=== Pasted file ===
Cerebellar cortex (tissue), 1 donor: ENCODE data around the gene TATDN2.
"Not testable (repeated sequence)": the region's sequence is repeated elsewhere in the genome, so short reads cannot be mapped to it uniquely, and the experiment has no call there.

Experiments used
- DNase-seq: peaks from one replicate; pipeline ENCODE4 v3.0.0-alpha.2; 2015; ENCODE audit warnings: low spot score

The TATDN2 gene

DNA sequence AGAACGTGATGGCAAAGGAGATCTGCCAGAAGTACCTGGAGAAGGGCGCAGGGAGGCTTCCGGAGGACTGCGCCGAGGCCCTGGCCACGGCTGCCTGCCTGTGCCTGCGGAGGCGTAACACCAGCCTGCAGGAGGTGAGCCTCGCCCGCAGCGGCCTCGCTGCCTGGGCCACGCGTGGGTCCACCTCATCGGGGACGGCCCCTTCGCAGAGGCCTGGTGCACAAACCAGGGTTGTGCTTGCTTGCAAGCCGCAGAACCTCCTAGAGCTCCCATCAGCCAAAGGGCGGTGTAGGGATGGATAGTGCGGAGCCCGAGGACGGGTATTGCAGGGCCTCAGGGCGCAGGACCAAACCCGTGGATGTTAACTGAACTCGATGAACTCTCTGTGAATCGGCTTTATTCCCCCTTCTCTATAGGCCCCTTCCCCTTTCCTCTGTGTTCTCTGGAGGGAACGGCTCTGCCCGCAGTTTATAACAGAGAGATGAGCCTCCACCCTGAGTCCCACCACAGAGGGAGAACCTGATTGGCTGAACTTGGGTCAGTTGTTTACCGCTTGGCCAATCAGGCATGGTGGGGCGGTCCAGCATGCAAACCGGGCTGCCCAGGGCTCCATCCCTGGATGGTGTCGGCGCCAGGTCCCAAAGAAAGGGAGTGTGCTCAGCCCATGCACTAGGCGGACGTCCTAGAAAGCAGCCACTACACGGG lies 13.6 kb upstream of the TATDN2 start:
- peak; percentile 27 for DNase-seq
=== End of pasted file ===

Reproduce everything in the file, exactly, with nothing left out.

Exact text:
Cerebellar cortex (tissue), 1 donor: ENCODE data around the gene TATDN2.
"Not testable (repeated sequence)": the region's sequence is repeated elsewhere in the genome, so short reads cannot be mapped to it uniquely, and the experiment has no call there.

Experiments used
- DNase-seq: peaks from one replicate; pipeline ENCODE4 v3.0.0-alpha.2; 2015; ENCODE audit warnings: low spot score

The TATDN2 gene

DNA sequence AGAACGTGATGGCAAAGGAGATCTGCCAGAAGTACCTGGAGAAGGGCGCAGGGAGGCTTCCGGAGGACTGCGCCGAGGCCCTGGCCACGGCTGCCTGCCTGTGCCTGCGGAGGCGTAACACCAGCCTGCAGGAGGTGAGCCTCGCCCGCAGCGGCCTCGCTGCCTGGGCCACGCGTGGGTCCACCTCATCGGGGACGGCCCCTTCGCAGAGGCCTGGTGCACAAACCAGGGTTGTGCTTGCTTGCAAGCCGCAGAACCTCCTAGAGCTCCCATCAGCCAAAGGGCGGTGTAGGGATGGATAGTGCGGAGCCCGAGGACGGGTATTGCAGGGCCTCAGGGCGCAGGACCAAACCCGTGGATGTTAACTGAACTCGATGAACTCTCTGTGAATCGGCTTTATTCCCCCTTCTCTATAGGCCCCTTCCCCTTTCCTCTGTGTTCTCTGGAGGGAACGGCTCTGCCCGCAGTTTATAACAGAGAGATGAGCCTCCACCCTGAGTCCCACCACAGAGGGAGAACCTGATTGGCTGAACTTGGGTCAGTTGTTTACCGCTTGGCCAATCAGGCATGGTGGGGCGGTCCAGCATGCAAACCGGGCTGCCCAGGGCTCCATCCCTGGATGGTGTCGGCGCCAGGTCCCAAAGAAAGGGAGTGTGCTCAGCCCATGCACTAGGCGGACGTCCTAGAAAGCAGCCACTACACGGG lies 13.6 kb upstream of the TATDN2 start:
- peak; percentile 27 for DNase-seq